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An empty place at the table marks the spot where Conservative candidate Julian Fantino was supposed to sit at a candidate's debate in Vaughan, Ont.

With less than a week to go before a by-election in the Toronto suburb of Vaughan, Liberals and Conservatives kept the pressure up Tuesday as their candidates went toe-to-toe for the first time in a debate.

In the morning, Tory candidate Julian Fantino held a press conference to announce that, if elected, he would push the government to commit infrastructure funding to build a hospital in Vaughan.

Meanwhile in Ottawa, the Liberals got a motion passed at a committee meeting compelling the Ontario Provincial Police to provide a breakdown of the force's policing costs during the G8 and G20 summits last June, when Mr. Fantino was OPP commissioner, by Wednesday afternoon. The force is already set to release those numbers next week, but Liberal MPs want them made public before the Monday vote.

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The by-election, in one of the coveted Toronto-area ridings that both parties are expected to target in the next federal election, is being closely watched as a sign of their respective momentum.

Liberal candidate Tony Genco, who has spent the past two weeks accusing Mr. Fantino of avoiding debating him, had his apparent wish granted when the pair faced off, along with five other candidates, at a debate taped by Rogers television.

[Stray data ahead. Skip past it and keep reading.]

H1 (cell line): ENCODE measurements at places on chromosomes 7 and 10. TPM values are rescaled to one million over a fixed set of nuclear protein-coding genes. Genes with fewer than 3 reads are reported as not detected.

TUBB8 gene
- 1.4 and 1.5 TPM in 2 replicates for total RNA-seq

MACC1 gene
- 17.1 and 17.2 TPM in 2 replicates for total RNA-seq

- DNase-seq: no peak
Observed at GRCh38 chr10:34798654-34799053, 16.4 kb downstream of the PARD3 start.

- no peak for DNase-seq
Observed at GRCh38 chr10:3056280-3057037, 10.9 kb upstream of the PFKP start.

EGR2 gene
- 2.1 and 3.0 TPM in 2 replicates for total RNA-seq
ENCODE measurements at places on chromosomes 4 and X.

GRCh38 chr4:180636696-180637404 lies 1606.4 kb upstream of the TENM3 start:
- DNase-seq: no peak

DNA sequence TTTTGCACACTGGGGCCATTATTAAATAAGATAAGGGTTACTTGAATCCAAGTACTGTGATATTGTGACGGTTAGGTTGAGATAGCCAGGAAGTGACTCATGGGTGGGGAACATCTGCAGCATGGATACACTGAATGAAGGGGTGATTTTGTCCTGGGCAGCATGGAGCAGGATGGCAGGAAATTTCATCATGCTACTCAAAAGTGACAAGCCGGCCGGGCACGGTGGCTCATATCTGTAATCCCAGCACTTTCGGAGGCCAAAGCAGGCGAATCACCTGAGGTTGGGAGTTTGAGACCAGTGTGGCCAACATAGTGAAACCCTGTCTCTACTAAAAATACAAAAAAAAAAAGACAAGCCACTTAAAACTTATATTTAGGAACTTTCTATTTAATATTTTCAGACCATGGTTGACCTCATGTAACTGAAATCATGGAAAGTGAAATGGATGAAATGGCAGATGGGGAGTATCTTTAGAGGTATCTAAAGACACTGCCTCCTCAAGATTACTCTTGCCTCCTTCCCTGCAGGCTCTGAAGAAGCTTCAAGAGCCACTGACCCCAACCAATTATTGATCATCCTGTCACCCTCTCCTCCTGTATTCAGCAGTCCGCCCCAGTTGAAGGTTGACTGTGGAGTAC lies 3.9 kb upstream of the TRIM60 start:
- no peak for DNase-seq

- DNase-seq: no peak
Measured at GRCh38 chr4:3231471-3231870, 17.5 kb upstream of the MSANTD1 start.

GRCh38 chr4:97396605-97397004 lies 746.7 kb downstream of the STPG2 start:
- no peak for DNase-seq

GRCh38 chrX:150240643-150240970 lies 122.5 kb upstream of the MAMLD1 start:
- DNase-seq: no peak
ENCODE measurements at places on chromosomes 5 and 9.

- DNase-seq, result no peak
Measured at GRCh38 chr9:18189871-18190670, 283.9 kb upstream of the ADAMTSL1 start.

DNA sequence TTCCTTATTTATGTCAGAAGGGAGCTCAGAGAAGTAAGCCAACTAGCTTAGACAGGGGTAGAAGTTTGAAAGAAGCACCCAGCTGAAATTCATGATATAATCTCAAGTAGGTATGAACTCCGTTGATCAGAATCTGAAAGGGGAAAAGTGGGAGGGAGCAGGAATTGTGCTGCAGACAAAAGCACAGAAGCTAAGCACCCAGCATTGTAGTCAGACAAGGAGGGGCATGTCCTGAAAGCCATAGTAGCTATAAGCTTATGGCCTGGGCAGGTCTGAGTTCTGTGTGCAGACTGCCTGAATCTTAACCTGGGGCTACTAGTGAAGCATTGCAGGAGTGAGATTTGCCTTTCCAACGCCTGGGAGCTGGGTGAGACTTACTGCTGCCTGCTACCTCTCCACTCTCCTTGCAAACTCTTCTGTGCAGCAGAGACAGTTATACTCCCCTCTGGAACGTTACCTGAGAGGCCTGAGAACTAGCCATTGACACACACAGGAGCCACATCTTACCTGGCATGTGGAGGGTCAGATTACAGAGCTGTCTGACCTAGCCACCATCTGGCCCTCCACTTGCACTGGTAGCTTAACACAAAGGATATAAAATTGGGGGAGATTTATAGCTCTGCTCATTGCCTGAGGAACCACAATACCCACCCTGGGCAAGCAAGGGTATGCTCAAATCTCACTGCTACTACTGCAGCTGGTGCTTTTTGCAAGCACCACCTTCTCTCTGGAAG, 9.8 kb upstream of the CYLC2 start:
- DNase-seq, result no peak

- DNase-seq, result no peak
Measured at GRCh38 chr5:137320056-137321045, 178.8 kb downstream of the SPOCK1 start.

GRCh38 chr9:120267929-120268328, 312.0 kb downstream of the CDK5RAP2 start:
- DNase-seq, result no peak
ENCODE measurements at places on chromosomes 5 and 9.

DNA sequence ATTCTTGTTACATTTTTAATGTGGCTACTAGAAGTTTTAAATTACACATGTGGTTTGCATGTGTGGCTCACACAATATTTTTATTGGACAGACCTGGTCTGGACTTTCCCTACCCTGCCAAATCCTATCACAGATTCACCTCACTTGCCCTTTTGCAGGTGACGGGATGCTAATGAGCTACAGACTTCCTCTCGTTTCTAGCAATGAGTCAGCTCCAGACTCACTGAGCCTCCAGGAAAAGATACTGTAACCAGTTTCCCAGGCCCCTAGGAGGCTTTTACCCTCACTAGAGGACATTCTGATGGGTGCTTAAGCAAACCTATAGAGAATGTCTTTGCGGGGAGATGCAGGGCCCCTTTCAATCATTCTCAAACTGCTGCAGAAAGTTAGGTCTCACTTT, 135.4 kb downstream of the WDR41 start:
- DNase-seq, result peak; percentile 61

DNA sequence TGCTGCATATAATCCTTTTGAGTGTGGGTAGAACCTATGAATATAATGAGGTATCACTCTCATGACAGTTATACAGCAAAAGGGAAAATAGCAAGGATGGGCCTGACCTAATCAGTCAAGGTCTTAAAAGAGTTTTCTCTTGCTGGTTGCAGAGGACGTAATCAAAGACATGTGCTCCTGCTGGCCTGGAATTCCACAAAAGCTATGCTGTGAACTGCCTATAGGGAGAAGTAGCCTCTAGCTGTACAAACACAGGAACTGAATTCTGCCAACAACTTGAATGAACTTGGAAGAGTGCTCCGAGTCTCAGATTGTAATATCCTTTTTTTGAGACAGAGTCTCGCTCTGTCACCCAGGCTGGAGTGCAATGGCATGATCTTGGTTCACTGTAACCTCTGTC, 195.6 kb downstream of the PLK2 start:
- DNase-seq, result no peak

But he continued to criticize his opponent when the former Toronto police chief bowed out of a second debate Tuesday evening, because it conflicted with a memorial mass for his father-in-law.

"I was disappointed Mr. Fantino couldn't come here to defend Conservative Party values and do what he had to do," Mr. Genco said afterward. "We've been challenging him forever and he just doesn't want to come."

At that debate, organizers left a chair empty with a nametag for Mr. Fantino.

Nelson Wiseman, a political scientist at the University of Toronto and expert in Canadian politics, said Mr. Fantino's campaign was being directed by his party's leadership, which had likely decided there was no point in exposing him to a public debate.

Mr. Fantino's press secretary, Stephen Lecce, dismissed any notion that his candidate was shirking public discussion, pointing to the Rogers debate.

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"Julian was pleased to participate in a debate that included questions from the public and the moderator," Mr. Lecce said.

The seat was held by long-serving MP Maurizio Bevilacqua, who resigned earlier this year to run for mayor of Vaughan, an election he won last month.

Also running are Kevin Bordian of the New Democratic Party, Claudia Rodriguez-Larrain of the Greens and several candidates representing smaller parties.

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